This post appeared fist on CentSai.
Lately, I've been watching a show called Dating Naked. The premise is that two people will go on a naked date, and by baring it all straight away, they hope to shock and awe each other. Dating Naked is full of drama, alcohol and uninhibited people, but I am not sure it would work for me in trying to get to know someone.
On the other hand, it got me thinking about the "let's bare it all process." It's about putting all your cards on the table on your first date, and to see if the person is a match beyond physical attraction. I am 35 right now, and I'd like to have a family someday. What if I date a great guy for a couple of years before finding out he doesn't want kids? I would be back to square one at 37, with the odds of making my dream a reality even slimmer.
Money is the other taboo topic that many avoid like the Zika virus.
Some don't even know how much their partners earn. No wonder there are cases of "debt infidelity," where your significant other racks up debt and you only find out when trying to buy a house together. While I wouldn't ask someone for his credit score on the first date, I think knowing a bit more about his financial situation is important.
Usually, I introduce myself as a vague "online content writer," so people assume I'm just a broke freelancer who will never make it to major publications. And I am OK with that.
I once tried to be more honest. A few months back, I went on a date and told the guy I was a blogger, yes my sites make money, yes I also have a guest house in Guatemala, yes I am a landlady, and yes I write about money all day so I know how to save and invest it.
At the end of the date, we asked for the check and I took my card out to pay; he didn't make a move, and didn't say thank you.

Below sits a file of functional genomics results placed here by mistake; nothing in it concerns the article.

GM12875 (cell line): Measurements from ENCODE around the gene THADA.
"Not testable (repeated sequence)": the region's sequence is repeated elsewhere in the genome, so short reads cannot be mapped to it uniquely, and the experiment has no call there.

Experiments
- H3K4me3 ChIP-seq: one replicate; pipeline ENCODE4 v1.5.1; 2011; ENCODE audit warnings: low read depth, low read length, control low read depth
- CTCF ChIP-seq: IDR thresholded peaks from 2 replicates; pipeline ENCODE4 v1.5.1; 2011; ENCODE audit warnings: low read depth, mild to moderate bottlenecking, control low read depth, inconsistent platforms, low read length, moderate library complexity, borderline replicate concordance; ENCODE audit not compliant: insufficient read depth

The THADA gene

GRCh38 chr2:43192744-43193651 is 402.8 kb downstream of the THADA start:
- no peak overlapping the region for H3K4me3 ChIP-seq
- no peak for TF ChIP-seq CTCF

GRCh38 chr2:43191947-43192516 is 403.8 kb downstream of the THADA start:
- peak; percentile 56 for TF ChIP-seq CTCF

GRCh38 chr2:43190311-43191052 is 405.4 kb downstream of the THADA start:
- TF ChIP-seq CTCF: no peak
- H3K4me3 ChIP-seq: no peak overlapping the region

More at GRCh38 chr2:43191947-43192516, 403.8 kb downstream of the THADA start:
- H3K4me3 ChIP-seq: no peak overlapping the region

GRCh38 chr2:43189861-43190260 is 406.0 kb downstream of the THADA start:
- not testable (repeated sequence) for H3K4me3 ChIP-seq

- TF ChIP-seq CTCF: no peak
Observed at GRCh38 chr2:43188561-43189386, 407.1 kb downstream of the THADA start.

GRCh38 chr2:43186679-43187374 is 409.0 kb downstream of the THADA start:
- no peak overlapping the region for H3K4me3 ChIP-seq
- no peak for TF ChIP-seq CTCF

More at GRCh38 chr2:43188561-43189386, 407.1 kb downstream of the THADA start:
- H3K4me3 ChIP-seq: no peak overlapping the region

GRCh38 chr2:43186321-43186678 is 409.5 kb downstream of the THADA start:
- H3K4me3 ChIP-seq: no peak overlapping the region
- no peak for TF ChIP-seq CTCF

I decided to end it abruptly and asked him to drive me home. He kept talking about how he'd like to see me again, or even better, spend the night with me. I was so offended that he wouldn't even pretend to make a move to pay his share. I cut the night short and never contacted him again.
Was I wrong to bare myself on the first date? Maybe, that was a bit much. Another time, I went with a guy who described himself as "an entrepreneur, working for himself, with a good savings record." And after a few more dates, I found out he was merely a temp worker, with more personal loans than savings. I felt cheated.
Not that I want to date a rich guy.
I want to date someone financially responsible. Someone whom I can make plans with.
Someone who says let's save $50 a week so we can go on holidays next summer, and is true to his word. Someone who can take me on a date once in a while without me having to worry about how he is going to pay for it.
In college, I dated a very responsible, but broke, student. Our frugal dates were hikes and cycling trips. We'd take a train or hitch-hike somewhere and then camp in the wild, or pick wild berries and make jams at home together; we made each other cards for Christmas. That was awesome and required zero money. Had that same broke guy faked a higher status and swiped our dates on his card, he would not have been so attractive.
So yes, money plays a big role in my dating life. I want a partner in life, an equal that will put his fair share in the relationship, and that includes money. By baring it all on the first date, awkward as that may seem, I am saving a lot of time and staying away from potential heartbreaks.
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